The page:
Bobby watched with interest. The little figure struggled with the blocks, piling them into a pyramid. At last it climbed up onto the blocks and turned the key in the lock.
Bobby scratched his head, puzzled. “Why did you do that?” he said. The figure climbed back down and came across the room toward Bobby, clicking and whirring. Bobby and the stuffed animals regarded it with surprise and wonder. The figure reached the bed and halted.
“Lift me up!” it cried impatiently, in its thin, metallic voice. “Hurry up! Don’t just sit there!”
Bobby’s eyes grew large. He stared, blinking. The stuffed animals said nothing.
“Come on!” the little soldier shouted.
Bobby reached down. The soldier seized his hand tightly. Bobby cried out.
“Be still,” the soldier commanded. “Lift me up to the bed. I have things to discuss with you, things of great importance.”
Bobby put it down on the bed beside him. The room was silent, except for the faint whirring of the metal figure.
“This is a nice room,” the soldier said presently. “A very nice room.”
Bobby drew back a little on the bed.
“What’s the matter?” the soldier said sharply, turning its head and staring up.
“What is it?” The little figure peered at him. “You’re not afraid of me, are you?”
Bobby shifted uncomfortably.
“Afraid of me!” The soldier laughed. “I’m only a little metal man, only six inches high.” It laughed again and again. It ceased abruptly. “Listen. I’m going to live here with you for a while. I won’t hurt you; you can count on that. I’m a friend — a good friend.”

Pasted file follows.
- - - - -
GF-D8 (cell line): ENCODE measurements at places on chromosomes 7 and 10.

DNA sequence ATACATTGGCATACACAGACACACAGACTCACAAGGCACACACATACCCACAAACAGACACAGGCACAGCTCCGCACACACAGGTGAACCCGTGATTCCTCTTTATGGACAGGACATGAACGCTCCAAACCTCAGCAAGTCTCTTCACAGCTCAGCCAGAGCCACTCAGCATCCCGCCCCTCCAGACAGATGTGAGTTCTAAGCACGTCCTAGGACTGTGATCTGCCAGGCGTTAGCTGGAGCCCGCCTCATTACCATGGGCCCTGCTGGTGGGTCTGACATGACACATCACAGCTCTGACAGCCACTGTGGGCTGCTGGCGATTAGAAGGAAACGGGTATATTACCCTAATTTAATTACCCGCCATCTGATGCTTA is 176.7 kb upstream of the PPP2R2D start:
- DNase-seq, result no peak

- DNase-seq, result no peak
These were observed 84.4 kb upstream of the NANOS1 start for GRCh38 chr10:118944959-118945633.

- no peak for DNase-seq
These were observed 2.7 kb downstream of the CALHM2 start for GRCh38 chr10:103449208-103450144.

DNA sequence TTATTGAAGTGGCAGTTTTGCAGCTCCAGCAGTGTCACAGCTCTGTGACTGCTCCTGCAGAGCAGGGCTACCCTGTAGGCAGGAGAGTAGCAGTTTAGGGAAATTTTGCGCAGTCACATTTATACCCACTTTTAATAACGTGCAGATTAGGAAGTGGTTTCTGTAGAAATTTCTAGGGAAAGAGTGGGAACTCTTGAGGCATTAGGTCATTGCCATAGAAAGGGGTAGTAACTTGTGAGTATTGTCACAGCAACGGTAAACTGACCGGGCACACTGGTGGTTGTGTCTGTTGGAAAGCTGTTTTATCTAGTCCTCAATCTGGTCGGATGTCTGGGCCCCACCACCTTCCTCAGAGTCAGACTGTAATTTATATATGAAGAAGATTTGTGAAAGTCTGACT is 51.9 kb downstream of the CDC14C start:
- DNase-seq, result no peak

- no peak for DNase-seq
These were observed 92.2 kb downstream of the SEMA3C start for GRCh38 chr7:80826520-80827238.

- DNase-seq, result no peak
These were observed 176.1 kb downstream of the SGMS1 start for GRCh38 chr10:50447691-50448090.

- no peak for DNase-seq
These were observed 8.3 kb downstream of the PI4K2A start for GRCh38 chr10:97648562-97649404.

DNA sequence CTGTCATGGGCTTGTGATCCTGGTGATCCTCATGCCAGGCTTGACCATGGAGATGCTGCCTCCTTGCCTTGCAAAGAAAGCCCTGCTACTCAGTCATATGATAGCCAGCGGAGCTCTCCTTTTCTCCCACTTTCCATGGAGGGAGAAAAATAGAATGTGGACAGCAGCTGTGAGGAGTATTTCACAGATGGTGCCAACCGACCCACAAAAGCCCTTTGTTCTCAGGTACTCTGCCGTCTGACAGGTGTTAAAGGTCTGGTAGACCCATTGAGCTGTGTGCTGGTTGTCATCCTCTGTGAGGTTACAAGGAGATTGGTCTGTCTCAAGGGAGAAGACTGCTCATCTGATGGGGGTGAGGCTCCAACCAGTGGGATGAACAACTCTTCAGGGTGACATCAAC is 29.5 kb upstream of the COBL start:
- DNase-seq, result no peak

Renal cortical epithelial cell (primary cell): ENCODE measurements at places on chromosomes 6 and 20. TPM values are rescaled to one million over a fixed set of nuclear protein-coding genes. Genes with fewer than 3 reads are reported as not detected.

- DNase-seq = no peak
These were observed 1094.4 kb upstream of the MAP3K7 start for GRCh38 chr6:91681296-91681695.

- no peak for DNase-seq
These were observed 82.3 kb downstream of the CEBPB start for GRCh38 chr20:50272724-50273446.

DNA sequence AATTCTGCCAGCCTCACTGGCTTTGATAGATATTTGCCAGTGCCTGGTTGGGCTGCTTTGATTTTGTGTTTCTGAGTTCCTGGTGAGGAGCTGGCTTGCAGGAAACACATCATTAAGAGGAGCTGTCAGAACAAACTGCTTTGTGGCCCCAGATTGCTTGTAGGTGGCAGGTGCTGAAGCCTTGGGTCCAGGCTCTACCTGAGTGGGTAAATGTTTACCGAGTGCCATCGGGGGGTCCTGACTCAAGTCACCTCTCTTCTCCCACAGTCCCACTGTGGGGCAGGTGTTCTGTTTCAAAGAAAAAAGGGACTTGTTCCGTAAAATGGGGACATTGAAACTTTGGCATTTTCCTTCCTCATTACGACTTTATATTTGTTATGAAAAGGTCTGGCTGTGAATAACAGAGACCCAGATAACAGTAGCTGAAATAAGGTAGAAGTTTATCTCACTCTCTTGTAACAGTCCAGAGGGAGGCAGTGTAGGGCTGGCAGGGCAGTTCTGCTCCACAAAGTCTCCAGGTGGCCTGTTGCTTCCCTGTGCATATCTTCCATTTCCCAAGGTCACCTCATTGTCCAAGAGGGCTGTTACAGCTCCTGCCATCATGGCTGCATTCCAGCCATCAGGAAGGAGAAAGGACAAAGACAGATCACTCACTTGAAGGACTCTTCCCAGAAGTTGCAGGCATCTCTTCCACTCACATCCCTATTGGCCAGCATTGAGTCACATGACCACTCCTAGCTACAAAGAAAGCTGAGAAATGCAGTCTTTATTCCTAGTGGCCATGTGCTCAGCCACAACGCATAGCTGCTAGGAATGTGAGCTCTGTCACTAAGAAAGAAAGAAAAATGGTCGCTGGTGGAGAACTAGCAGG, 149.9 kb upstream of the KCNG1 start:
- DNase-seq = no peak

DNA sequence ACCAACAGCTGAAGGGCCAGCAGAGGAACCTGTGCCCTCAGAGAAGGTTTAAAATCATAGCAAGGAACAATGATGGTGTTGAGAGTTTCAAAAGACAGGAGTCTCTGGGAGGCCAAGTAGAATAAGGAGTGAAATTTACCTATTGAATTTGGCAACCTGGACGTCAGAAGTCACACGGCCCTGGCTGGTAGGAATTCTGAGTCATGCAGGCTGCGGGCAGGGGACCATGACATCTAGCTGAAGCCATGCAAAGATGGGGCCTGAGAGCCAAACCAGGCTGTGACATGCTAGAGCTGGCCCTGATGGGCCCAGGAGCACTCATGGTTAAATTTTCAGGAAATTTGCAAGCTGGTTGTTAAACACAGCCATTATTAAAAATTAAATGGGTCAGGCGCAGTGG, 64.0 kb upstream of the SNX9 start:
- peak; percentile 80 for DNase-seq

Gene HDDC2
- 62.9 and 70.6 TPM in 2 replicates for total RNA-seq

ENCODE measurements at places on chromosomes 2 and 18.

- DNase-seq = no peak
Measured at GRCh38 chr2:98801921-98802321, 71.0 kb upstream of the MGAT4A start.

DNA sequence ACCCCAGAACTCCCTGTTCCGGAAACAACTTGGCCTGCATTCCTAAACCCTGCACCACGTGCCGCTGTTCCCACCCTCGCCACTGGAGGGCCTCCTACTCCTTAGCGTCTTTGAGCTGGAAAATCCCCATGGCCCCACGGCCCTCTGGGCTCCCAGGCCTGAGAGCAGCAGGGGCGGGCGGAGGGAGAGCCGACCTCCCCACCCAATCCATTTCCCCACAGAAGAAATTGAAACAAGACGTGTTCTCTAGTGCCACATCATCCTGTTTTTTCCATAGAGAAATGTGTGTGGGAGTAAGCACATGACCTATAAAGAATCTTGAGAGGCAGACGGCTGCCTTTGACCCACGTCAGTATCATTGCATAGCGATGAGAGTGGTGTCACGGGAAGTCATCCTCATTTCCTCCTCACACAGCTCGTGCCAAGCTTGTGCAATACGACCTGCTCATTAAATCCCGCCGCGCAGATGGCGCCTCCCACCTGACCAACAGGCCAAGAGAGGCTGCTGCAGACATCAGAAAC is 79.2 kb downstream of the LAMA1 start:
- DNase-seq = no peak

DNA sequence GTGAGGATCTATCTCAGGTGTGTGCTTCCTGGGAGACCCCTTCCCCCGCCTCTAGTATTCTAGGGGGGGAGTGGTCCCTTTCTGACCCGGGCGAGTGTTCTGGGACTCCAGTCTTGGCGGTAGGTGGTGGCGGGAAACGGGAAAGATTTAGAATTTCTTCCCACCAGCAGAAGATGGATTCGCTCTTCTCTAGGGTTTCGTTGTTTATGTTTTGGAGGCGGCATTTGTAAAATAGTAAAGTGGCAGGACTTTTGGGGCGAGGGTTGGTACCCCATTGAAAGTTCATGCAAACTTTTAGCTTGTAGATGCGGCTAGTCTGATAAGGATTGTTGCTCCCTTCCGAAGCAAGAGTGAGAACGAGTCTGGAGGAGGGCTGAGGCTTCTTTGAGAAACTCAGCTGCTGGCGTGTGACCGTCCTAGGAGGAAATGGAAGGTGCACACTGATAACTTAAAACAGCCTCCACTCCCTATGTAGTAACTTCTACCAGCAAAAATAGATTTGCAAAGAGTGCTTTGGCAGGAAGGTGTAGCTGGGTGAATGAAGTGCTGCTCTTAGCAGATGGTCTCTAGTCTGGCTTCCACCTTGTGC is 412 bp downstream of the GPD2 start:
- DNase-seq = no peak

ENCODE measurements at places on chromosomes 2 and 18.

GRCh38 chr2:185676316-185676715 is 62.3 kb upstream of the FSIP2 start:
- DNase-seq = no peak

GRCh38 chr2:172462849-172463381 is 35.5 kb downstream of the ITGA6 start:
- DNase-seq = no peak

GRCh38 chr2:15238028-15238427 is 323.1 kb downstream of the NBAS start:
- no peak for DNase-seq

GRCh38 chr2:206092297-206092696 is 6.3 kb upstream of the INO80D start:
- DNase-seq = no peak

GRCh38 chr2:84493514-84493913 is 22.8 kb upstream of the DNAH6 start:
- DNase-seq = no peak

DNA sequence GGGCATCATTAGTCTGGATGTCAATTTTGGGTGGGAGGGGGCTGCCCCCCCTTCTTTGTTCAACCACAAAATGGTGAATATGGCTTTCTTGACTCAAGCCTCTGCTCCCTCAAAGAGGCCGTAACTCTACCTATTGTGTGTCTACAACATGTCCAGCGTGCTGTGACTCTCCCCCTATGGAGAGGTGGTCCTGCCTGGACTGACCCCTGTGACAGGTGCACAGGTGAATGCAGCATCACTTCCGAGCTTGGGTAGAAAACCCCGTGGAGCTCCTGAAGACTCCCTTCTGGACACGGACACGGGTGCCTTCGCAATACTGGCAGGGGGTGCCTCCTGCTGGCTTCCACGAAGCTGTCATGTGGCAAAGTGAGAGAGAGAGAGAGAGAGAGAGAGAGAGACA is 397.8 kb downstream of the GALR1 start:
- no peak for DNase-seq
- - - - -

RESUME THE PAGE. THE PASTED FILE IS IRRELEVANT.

It peered up a little anxiously. “But I want you to do things for me. You won’t mind doing things, will you? Tell me: how many are there of them in your family?”
“Come, how many of them? Adults.”
“Three. . . . Daddy, and Mother, and Foxie.”
“Foxie? Who is that?”
“Three of them.” The figure nodded. “I see. Only three. But others come from time to time? Other Adults visit this house?”
“Three. That’s not too many. Three are not so much of a problem. According to the factory –”
It broke off. “Good. Listen to me. I don’t want you to say anything to them about me. I’m your friend, your secret friend. They won’t be interested in hearing about me. I’m not going to hurt you, remember. You have nothing to fear. I’m going to live right here, with you.”
It watched the boy intently, lingering over the last words.
“I’m going to be a sort of private teacher. I’m going to teach you things, things to do, things to say. Just like a tutor should. Will you like that?”
“Of course you’ll like it. We could even begin now. Perhaps you want to know the proper way to address me. Do you want to learn that?”
“Address you?” Bobby stared down.
“You are to call me. . . .” The figure paused, hesitating. It drew itself together, proudly. “You are to call me — My Lord.”